This piece was published in the 1963 collection The Branch Will Not Break. It takes place in James Wright’s hometown in Ohio, as do many of his poems. The poem is autobiographical in nature, depicting the lives of working-class Americans in the 1930s (during the Great Depression). It also alludes to the decedents of these men and women who the Depression hit the hardest and how they still struggle to make ends meet today.
Explore Autumn Begins in Martins Ferry, Ohio
‘Autumn Begins in Martins Ferry, Ohio’ by James Wright is a short, effective poem about working-class families in Ohio.
The poem uses direct and informal language to depict the lives of men working in a factory in Ohio. In this particular poem, they are attending a high school football game, watching their sons play. They feel proud of their children but also ashamed of their own lives in comparison. The poem emphasizes their drinking and the way they treat or don’t treat, their wives. While much of the poem depicts their lives negatively, there is a thoughtful statement at the end of the piece that emphasizes the beauty, even in violence, of the football game.
You can read the full poem here.
In the Shreve High football stadium,
Dreaming of heroes.
In the first stanza of ‘Autumn Begins in Martins Ferry, Ohio,’ the speaker begins by setting the scene. The speaker is in “the Shreve High football stadium.” He’s there watching a high school football game with other family members of the players.
Wright may be the narrator of the poem, but it’s not entirely clear. Since it is generally considered to be based on his own experience, it’s a fairly safe bet to assume he is.
The poet depicts the “gray faces of Negroes in the blast furnace at Benwood,” presumably a factory where many of the men work. These people are hard workers and suffer in their day-to-day life. The men nurse “long beers” and dream of “heroes.” This may suggest that these men dream of lives that they will never lead and of being “heroes” that they aren’t.
All the proud fathers are ashamed to go home,
Dying for love.
The second stanza is a tercet, meaning that it comprises three lines. The speaker refers to the fathers as “proud” and “ashamed.” They are proud of their children but ashamed of the lives they’re leading more generally. They see their children (as the third stanza notes, “gallop terribly against each other’s bodies”) and know they’ll never have the same experience.
The second stanza also describes the men’s wives. They’re depicted as needy, dying for the love they aren’t receiving. For one reason or another, the men are incapable of providing these women with the affection they want.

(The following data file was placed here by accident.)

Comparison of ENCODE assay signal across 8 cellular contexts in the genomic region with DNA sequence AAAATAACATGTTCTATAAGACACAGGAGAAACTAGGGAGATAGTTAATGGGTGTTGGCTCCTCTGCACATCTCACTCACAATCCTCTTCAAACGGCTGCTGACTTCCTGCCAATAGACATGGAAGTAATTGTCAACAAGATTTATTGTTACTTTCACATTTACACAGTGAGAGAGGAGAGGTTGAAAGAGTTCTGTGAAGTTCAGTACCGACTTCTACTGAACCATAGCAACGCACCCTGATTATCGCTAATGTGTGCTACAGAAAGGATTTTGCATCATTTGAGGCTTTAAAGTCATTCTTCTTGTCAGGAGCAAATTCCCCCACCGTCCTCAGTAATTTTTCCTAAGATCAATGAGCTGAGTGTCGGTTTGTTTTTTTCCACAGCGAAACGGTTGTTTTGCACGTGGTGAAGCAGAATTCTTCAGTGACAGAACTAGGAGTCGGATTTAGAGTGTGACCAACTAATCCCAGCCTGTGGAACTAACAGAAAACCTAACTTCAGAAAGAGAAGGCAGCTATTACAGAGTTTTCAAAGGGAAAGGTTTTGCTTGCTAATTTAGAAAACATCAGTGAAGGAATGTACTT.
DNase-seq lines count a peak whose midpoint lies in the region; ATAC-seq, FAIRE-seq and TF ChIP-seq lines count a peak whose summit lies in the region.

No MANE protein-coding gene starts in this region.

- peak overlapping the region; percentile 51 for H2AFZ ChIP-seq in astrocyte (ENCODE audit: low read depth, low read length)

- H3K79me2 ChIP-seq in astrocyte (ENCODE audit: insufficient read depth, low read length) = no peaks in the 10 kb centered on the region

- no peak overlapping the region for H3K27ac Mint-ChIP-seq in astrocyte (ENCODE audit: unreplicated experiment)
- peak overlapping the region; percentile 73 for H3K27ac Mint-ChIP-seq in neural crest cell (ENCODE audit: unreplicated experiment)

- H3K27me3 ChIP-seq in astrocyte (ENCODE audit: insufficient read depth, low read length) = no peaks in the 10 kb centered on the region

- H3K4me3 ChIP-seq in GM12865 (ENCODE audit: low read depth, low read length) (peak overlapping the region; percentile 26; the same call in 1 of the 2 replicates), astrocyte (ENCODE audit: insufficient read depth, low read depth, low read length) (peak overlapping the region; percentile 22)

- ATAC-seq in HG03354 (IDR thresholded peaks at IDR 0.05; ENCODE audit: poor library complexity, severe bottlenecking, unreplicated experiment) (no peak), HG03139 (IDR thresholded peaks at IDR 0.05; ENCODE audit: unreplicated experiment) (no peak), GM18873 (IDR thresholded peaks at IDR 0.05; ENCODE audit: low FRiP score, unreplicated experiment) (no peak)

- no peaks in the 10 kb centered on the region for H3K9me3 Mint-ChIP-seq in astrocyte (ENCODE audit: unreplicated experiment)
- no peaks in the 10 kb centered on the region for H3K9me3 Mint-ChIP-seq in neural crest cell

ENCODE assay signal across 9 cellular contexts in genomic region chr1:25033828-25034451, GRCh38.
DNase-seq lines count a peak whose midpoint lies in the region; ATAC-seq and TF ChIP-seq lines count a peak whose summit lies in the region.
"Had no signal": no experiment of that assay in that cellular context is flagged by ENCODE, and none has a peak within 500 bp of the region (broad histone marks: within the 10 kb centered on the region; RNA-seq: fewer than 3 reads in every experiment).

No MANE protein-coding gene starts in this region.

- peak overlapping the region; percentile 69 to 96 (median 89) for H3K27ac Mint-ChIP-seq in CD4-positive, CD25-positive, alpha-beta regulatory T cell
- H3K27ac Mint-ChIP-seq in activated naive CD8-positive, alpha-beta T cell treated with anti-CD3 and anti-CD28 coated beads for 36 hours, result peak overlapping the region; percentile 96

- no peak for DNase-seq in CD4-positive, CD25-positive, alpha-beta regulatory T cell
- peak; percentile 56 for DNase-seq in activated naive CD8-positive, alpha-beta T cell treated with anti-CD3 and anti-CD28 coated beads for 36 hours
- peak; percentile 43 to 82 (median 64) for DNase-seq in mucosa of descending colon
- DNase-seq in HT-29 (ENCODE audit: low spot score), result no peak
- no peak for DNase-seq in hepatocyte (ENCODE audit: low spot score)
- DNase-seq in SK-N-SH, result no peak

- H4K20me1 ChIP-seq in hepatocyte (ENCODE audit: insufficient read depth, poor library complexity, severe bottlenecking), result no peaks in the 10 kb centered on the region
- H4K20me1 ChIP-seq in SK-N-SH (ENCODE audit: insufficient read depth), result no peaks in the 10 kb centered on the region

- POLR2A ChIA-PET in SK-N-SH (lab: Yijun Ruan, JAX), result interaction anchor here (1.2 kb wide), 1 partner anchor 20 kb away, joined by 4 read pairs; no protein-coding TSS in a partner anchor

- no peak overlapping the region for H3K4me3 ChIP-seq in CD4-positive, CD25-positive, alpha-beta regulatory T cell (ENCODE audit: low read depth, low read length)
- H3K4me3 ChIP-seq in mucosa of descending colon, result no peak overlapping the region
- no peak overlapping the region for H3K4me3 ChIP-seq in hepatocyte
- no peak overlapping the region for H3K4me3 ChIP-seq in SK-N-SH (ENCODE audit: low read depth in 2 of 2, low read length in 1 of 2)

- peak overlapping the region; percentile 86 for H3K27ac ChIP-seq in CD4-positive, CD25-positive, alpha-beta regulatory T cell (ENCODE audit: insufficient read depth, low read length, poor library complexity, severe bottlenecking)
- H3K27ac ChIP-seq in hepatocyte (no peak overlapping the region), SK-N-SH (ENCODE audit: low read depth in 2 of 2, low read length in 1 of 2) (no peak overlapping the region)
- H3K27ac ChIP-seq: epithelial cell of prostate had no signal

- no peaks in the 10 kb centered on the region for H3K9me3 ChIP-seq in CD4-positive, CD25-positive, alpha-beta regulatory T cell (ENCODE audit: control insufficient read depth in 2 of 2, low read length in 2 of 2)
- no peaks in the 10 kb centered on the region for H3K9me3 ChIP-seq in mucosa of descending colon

And gallop terribly against each other’s bodies.
In the final four lines, the speaker concludes the poem. It’s clear, through the word “Therefore,” that he’s coming to a conclusion of sorts. He speaks about the mens’ sons who are growing “suicidally beautiful” in the heat of the game, throwing themselves against “each other’s bodies.” This combines positive and negative elements of the game. There is something beautiful in the abandon these young men play with but, it’s a violent game, one that reflects the violent nature of the world they’re growing up in and that their fathers contend with.
Structure and Form
‘Autumn Begins in Martins Ferry, Ohio’ by James Wright is a three-stanza poem that is divided into sets of uneven lines. The first stanza contains five lines, the second: three, and the third: four. The poem is written in free verse. This means that the lines do not follow a specific rhyme scheme or metrical pattern.
Throughout this piece, the poet makes use of several literary devices. These include but are not limited to:
- Enjambment: can be seen when the poet cuts off a line before its natural stopping point. For example, the transition between lines two and three of the third stanza.
- Imagery: can be seen when the poet uses particularly interesting descriptions. These should trigger the reader’s senses. For example, “Their women cluck like starved pullets, / Dying for love.”
- Alliteration: occurs when the poet repeats the same consonant sound at the beginning of multiple words. For example: “blast” and “Bewood” in the third line of the first stanza.
The central theme at work in this poem is economic inequality. It conveys a sense of desperation in the men’s drinking and the way they treat their wives. This is furthered through their view of their sons and their lives.
The purpose is to depict Wright’s hometown and the difficult lives that the families he knew dealt with. The poem suggests that the families in this poem were dealt a difficult lot in life, and that’s degrading their ability to live happy lives.
The speaker may be Wright himself. The poem is set in his hometown, as some of his other poems are, and depicts men, women, and children living a life that he was familiar with. The way he describes the feelings the men experience suggests that he was intimately familiar with this quality of life.
The tone is resigned and hopeless. The speaker describes the experience of these men through familiar language and with an emphasis on relatable detail. The speaker does not speak about them with a feeling of hope nor one of passion.
Readers who enjoyed this poem should also consider reading some other James Wright poems. For example:
- ‘A Blessing’ – describes Wright traveling with his friend and fellow poet Robert Bly and a moment where the two pulled off the highway to admire horses, just like in the text of the poem.
- ‘Beautiful Ohio’ – has an outlook on the beauty that clearly comes from a working man’s point of view.
- ‘Lying in a Hammock at William Duffy’s Farm in Pine Island, Minnesota’ – describes a speaker’s new appreciation for the countryside. They find themselves so attached to it that they suggest they’ve wasted their life not living there.